I did not learn everything I needed to know in Mrs. Waggoner’s kindergarten in Beeville, Texas, but I did learn… Read More
Have you ever read an old document and, as you settled into it, you found yourself confused about whether you are reading something from the past or the present? Perhaps you felt a reader’s deja vu and had the sense the old document in your hands could have been written this morning!
I had the experience this week. It started when I pulled a 1985 document from our archives at Louisiana Methodist Children’s Home.
Louisiana: Troubled Children, Troubled Systems – A Blueprint for Change, is a 72-page plan of recommendations for children’s services designed to address child abuse, juvenile justice, foster care, emotionally disturbed children, adolescent substance abuse, teenage pregnancy, developmental disabilities, primary prevention, fragmentation of services, the role of the private sector, and Louisiana’s lack of treatment services.
This comprehensive plan is now the 32-year-old product of a 21-member Commission on Children and Youth created by Governor Edwin Edwards by Executive Order. The Commission began its work in June of 1984.
The introductory words of “Troubled Children, Troubled Systems” could have been written a few minutes ago. They describe the immense wealth in natural resources Louisiana possesses and assert, “people constitute our greatest asset.”
The introduction continues, “Our children are part and parcel of that mighty resource. They are quite literally our future. And certainly they are fully as important as our land, our water, our factories and our oil. They need to be preserved and protected every bit as much as our environment. They need — indeed they require — our loving care and concern, so that they can fulfill their potential for solving those problems which we will pass on to them.” Etc.
As I read the 32-year-old, “Blueprint for Change”, I found myself having far too many deja vu moments for comfort. “Am I reading about the past or about the present?”
During the passing three decades, Louisiana has made some progress on children’s issues. However, because we have also suffered set backs, it would be difficult for anyone to say Louisiana is now properly addressing the needs of our children. We are not yet through improving opportunities for our state’s “troubled children” and correcting our “troubled systems” designed for their care.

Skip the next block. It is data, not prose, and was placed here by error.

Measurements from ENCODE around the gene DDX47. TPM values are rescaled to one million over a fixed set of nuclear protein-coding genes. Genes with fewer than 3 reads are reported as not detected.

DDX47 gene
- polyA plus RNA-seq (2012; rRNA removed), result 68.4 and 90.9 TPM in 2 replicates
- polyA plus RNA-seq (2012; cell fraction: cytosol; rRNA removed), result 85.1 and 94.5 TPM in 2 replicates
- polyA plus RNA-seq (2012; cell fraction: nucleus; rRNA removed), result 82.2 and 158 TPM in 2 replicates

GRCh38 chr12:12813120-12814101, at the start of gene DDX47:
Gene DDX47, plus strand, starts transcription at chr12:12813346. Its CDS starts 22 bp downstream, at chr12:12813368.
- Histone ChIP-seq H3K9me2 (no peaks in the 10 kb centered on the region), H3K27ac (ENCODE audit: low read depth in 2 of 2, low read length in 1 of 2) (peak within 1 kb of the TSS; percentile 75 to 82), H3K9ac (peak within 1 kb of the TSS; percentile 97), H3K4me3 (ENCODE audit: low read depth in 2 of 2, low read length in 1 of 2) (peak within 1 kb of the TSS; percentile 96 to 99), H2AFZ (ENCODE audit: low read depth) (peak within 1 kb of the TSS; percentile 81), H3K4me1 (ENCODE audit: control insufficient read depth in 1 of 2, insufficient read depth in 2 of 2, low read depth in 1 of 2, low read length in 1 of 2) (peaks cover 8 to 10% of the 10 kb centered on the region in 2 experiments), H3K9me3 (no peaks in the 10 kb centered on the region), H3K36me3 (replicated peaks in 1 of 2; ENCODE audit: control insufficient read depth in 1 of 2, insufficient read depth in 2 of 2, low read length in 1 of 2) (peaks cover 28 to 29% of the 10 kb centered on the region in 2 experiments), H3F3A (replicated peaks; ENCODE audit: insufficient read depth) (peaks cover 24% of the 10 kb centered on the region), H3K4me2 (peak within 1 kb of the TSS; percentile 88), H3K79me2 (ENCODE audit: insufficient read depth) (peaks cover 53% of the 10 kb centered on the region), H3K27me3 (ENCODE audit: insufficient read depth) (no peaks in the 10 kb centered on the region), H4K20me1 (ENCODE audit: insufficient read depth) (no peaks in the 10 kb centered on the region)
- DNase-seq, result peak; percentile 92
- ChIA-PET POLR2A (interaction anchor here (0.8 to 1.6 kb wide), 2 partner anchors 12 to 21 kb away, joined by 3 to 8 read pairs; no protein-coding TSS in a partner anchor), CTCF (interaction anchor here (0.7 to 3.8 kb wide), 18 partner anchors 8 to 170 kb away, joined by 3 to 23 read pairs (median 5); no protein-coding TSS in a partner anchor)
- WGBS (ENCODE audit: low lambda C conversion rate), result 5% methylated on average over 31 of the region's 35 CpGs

Allow me to share quotes from April, 1985. The quotations are italicized. I caution, these words feel as fresh as this morning, Eclipse Day, August 21, 2017. (I will try to avoid the temptation to comment after each quote from 1985.)
* There is a need to develop “parenting centers” around the state.
(Okay, I’ll comment. Louisiana eventually created these centers as part of the Early Childhood Supports and Services program (ECSS). Then the ECSS centers were completely eliminated in a mid-year budget cut in December 14, 2012. Louisiana’s ECSS program was cited by the New York Times, ABC’s news show, “20/20”, and was noted in journals, textbooks and national conferences as being a role model for other states.)
* Recruitment and selection of qualified foster parents is a major problem.
* A major problem in Louisiana is the lack of specialized foster care facilities.
* Respite care and other support services for families would take some of the pressure off foster care.
* Louisiana needs a shelter care system designed to deal with emotional disturbed and abused or neglected children who now make up most of the foster care placements.
* Children and families need consistency of services.
* There is a certain population of youth labeled emotionally disturbed committed to public and private child caring and mental health institutions who have consistently “failed to respond” to community treatment. Their behavior is characterized by a lack of effective response, poor relationships with authority, as assaultive, destructive, or severe “acting-out” characteristics. This type of young person is frequently “shuttled” from agency to agency, accumulating reports that he/she is “unamenable to treatment”. As the label begins to stick, agencies are more and more reluctant to accept these clients. The mental health system disavows responsibility for them, claiming that these clients are “unsuitable for treatment”, and a correctional problem. Conversely, the juvenile justice system claims the problem is mental health related and the proper concern of the mental health system. A means for assigning these children to a system that will serve them should be developed.